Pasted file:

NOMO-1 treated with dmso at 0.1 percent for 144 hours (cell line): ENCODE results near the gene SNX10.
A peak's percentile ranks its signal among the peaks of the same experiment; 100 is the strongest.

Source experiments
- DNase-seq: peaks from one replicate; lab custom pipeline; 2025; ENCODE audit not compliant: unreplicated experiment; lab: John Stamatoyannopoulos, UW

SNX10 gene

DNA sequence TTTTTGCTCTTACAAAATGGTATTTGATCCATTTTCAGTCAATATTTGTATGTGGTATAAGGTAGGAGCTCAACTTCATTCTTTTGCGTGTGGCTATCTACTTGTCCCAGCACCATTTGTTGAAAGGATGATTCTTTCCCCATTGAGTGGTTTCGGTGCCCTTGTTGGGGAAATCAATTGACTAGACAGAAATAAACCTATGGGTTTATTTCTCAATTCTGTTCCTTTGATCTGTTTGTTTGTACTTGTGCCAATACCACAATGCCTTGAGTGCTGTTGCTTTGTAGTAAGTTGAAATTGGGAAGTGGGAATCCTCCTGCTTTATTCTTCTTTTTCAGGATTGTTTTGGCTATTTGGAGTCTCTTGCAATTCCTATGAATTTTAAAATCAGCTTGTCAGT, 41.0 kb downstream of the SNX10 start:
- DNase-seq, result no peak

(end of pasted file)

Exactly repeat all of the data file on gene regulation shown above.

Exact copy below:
NOMO-1 treated with dmso at 0.1 percent for 144 hours (cell line): ENCODE results near the gene SNX10.
A peak's percentile ranks its signal among the peaks of the same experiment; 100 is the strongest.

Source experiments
- DNase-seq: peaks from one replicate; lab custom pipeline; 2025; ENCODE audit not compliant: unreplicated experiment; lab: John Stamatoyannopoulos, UW

SNX10 gene

DNA sequence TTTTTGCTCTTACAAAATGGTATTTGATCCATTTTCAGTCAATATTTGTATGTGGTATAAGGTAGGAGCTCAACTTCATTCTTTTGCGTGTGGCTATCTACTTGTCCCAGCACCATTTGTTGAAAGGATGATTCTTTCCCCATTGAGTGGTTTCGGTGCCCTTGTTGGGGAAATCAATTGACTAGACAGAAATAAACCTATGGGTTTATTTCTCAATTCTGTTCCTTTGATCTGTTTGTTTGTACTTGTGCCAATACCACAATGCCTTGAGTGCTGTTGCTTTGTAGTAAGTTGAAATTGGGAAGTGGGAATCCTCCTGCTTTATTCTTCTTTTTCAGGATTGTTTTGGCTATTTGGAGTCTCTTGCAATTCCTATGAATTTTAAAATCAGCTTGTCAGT, 41.0 kb downstream of the SNX10 start:
- DNase-seq, result no peak